# Calculating level 2 variable based on mean of level 1 variable with multilevel model in R

I have 299 surveys collected from 299 individuals working at 26 different locations. I want to understand how the location specific features relate to the individual survey scores. The only inference I have as to location features is gathered from the individual survey scores. Is it a valid strategy to calculate means for each location based on the individual scores, and include this as a level 2 variable? Further, does it also make sense to include the same variable but as the level 1 variable, with slope varying freely between locations, if I want to compare the relative usefulness of the mean (best estimate of 'reality') to a persons individual score? (their perception of reality and response biases).

I feel like I may have some circularity in the logic. My implementation in R for one of the variables of interest follows, any feedback is welcome!

lmer(X21~X25+meanX25+(X25|X1),data=datai)
Linear mixed model fit by REML
Formula: X21 ~ X25 + meanX25 + (X25 | X1)
Data: datai
AIC  BIC logLik deviance REMLdev
1079 1105 -532.7     1056    1065
Random effects:
Groups   Name        Variance Std.Dev. Corr
X1       (Intercept) 0.384983 0.62047
X25         0.012382 0.11127  -1.000
Residual             1.936068 1.39143
Number of obs: 299, groups: X1, 26
Fixed effects:
Estimate Std. Error t value
(Intercept)  1.13616    0.38013   2.989
X25          0.56683    0.05265  10.766
meanX25      0.33897    0.12213   2.775

Correlation of Fixed Effects:
(Intr) X25
X25     -0.119
meanX25 -0.838 -0.389

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I don't know why my R output posts so badly, it look ok in the editor, I can't seem to fix it... – Charlie Nov 15 '12 at 8:37
You have to indent it with 4 spaces manually or by selecting and clicking {} button. – mbq Nov 15 '12 at 9:43

If the predictor variable that you are interested in ("X25" in this case) varies both between and within units (that is, it varies "at level 1" in multilevel model parlance), then yes, the procedure you described can make sense. This is in fact exactly the procedure that Bafumi and Gelman (LINK) describe when discussing the problem of fitting multilevel models where the group effects are correlated with one or more of the predictors. Another paper I recently found that I think is very helpful in explaining these issues can be found HERE.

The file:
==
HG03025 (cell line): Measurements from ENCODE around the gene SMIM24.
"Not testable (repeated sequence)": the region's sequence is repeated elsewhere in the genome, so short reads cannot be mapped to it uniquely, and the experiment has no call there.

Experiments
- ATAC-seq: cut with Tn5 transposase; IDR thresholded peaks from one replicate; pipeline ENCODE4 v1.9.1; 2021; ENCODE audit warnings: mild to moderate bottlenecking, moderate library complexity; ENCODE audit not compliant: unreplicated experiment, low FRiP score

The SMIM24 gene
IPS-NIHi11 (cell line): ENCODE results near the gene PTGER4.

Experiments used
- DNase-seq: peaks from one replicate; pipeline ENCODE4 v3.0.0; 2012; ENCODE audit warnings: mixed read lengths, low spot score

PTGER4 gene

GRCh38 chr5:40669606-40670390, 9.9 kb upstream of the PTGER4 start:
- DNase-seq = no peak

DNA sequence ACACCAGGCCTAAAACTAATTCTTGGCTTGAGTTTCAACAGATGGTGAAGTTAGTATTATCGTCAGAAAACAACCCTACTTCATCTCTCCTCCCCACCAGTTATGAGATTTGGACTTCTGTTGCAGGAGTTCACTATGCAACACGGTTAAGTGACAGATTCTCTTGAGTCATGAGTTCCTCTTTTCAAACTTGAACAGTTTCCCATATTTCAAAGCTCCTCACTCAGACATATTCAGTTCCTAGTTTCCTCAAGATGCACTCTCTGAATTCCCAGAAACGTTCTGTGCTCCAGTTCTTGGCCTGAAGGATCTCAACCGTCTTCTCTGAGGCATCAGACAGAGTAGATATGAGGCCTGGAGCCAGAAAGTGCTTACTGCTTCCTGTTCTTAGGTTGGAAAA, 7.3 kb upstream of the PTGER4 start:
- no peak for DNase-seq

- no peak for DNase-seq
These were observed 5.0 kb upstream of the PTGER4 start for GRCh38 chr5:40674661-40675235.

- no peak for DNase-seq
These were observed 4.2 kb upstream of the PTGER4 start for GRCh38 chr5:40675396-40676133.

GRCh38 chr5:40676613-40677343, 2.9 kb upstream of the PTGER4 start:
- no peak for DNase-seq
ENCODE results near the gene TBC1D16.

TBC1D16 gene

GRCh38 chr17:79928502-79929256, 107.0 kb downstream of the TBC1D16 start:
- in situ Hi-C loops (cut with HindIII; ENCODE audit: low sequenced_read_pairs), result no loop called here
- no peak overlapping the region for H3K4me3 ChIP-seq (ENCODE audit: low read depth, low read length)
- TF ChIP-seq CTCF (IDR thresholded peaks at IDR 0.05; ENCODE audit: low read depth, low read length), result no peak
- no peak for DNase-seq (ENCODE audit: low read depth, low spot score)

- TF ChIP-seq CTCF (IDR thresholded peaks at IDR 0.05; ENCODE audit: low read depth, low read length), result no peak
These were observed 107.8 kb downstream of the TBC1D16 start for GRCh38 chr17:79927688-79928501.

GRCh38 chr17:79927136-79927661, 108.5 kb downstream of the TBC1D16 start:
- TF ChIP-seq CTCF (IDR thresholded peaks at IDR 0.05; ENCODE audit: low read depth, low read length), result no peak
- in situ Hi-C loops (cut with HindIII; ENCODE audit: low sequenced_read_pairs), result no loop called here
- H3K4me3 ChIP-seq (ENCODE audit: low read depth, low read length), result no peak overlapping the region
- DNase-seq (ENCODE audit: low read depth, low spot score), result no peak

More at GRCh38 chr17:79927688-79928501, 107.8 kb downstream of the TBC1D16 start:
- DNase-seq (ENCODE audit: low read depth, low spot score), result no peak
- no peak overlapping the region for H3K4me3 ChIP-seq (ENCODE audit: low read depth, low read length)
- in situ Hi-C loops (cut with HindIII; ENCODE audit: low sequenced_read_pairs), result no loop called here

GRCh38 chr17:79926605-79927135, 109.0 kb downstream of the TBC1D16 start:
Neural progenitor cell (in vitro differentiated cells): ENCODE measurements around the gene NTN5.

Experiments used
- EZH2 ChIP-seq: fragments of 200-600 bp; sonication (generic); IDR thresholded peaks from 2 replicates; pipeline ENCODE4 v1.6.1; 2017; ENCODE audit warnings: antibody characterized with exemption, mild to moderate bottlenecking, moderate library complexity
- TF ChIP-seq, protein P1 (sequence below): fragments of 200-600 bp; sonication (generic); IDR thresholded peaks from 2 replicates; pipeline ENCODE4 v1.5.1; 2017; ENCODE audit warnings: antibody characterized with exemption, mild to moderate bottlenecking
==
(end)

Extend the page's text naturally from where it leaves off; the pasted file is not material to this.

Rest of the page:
Although both of these papers are primarily concerned with solving a particular statistical problem that you did not specifically bring up here, the point in bringing them to your attention is both to point out that fitting models like the one you described can indeed be a sensible thing to do, and also to direct you to some information on interpreting the resulting parameter estimates (see in particular the second paper on this point).

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lmer(X21~X25+meanX25+(X25|X1),data=datai)


There are two implicit intercepts provided in lmer unless you override it, so this is equivalent to:

lmer (X21 ~ 1 + X25 + meanX25 + (1 + X25 | X1), data=datai)


Where the "fixed" X25 represents the overall mean across locations, and the "random" 1 represents the average difference (intercept) of each location from the overall mean. (I'm assuming X1 is the location.)

So I'm a bit confused as to why you'd also include a manually-calculated mean for each group (meanX25), instead of simply:

lmer (X21 ~ 1 + X25 + (1 + X25 | X1), data=datai)


where you can take the overall (fixed effect) intercept and add it to each location's difference (random effect) to come up with each location's average. It's already in there, by virtue of a mixed-effects approach -- as I understand it.

If it does make sense to include meanX25, you should explicitly remove the intercept from the random part:

lmer (X21 ~ X25 + meanX25 + (0 + X25 | X1), data=datai)

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